I do want you to note something: The new properties didn’t fill immediately, and my old boss didn’t panic. Because he wasn’t working on the velocity model. He wasn’t trying to sell something to recoup his money fast. He was handling earnings over time.
He was treating the properties as investments.
“Investments” as defined in the financial field (not in economics) are all about putting money into an asset with the hope of good return (in the form of appreciation, dividends, interest earnings, etc.). All investments involve risk. The key to investing is to manage the risk in relation to the reward.
Before you make an investment, you need to calculate what sort of return you want from it.
Again, let’s go back to our house. If you need a quick return, you might sell the property. However, you might want to hold onto the property and make a small annual return in the hopes that the property will appreciate.
Before you do anything with the property, you decide what you want from it.
Now, let’s return to writing. Most writers want to be published. Then they get published and they realize they want their books to make money. Most writers hope to make millions, usually within the first year. Hardly anyone ever does that. Over time, perhaps, but never up front.
Writers rarely (read: almost never) think about their time as an investment, and the writing they produce as an asset. These are tough concepts, because publishing changed twice in my lifetime, and the old thinking got engrained.
From about 1920 to about 1960, traditional publishers were smaller companies, generally owned by their founders. I’m currently (yes, still) reading Hothouse, the history of Farrar Straus Giroux, and FSG’s main owner from its founding in the 1930s to the early 1990s was Roger Straus.
Straus tried to buy as many rights as possible from his writers, particularly in the early days, so that he could then apply the magic-bakery thinking to these assets he purchased from the know-nothing writers. Straus kept the properties he bought in print, and he capitalized on waves that came through. That’s why FSG made money when Isaac Bashevis Singer won the Nobel Prize in 1978. The company did not have to find Singer’s backlist and reprint it. They had had it in print for years. They did have to do additional printings, but that’s different, and less costly.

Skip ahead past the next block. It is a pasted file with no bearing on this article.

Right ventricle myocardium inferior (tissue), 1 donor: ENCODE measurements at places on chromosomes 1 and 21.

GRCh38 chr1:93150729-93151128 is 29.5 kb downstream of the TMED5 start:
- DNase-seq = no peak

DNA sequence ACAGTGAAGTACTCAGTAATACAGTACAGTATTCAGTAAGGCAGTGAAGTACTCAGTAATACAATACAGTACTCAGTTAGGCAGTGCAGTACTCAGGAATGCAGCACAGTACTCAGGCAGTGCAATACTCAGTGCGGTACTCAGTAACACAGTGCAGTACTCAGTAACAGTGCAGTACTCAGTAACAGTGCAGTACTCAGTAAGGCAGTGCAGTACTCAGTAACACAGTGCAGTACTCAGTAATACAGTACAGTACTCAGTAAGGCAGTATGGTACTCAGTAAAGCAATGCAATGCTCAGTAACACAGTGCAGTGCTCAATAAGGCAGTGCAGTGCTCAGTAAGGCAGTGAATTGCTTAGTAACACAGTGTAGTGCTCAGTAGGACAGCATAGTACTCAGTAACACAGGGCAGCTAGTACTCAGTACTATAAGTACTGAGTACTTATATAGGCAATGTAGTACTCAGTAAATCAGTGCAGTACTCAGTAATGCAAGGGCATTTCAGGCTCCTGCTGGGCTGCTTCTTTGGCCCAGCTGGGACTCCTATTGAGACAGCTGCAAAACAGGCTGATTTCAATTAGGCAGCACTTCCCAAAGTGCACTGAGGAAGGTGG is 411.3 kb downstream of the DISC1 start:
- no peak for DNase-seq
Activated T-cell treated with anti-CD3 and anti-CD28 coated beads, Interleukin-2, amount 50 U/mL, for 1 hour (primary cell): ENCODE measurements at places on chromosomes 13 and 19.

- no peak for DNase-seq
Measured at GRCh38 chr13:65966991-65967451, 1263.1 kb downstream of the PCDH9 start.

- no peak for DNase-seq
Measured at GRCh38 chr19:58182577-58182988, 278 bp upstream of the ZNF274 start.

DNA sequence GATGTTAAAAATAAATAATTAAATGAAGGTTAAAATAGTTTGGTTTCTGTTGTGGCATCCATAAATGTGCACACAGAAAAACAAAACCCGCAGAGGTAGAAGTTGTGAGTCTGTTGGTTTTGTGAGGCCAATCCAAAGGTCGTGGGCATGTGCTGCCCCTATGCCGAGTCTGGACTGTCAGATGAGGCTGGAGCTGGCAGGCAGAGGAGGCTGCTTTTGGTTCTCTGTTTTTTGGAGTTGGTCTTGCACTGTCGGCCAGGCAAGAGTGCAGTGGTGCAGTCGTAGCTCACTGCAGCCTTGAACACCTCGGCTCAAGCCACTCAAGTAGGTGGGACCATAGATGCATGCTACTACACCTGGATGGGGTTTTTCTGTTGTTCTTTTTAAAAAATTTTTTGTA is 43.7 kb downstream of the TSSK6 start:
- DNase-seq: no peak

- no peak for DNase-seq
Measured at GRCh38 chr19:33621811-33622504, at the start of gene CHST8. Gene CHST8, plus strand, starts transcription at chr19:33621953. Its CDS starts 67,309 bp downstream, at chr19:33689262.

In other words, back in the old days, traditional publishers treated books as assets, not just in accounting, but in practice as well. If there was a bandwagon to jump on six years after a book was published, the traditional publisher had the in-house memory to know the book belonged on that bandwagon. Since the book was in print, the publisher could jump fairly nimbly onto that bandwagon with just a change of marketing.
The first wave of corporate mergers in publishing started around 1960, and got worse in the ensuing forty years. Traditional publishing kept books as assets in accounting, but no longer treated them like assets in practice. Instead, traditional publishing treated books like widgets and counted those widgets as inventory. Stock. Stuff that would grow stale and have no value—which was why writers could win awards a year after the book came out, and no reader could find the book, because the publisher had determined that the award-winning widget was already past its sell-by date, and didn’t need to be reprinted.
Instead of making money off the bandwagon, traditional publishing let most parades march on by.
This thinking became so pervasive—forty-plus years of pervasive—that when Dean and I taught beginning writers, we told them that when they took their books to market, they had to think of the books as widgets.
We also told the writers to negotiate their contracts and keep as many rights as possible, treating the books as assets that needed to be protected.
Yes, we were as crazy as the rest of publishing, and only recently have I realized just how deep the crazy went.
This series has helped with that.
Because if you are marketing a widget that will spoil within a few months, then your marketing plan is based on getting the most out of that widget in the shortest amount of time. Not only that, but you’ll need a different widget in the second month, and yet another widget in month three.
But, if you are accumulating assets, then you need to manage the asset. You might not choose to market the asset at all until you figure out exactly what you want from the asset.
The fascinating thing about assets, folks, is that their value isn’t constant. The values are in flux. Sometimes an asset isn’t worth what you paid for it, and sometimes the asset’s value is outrageously inflated.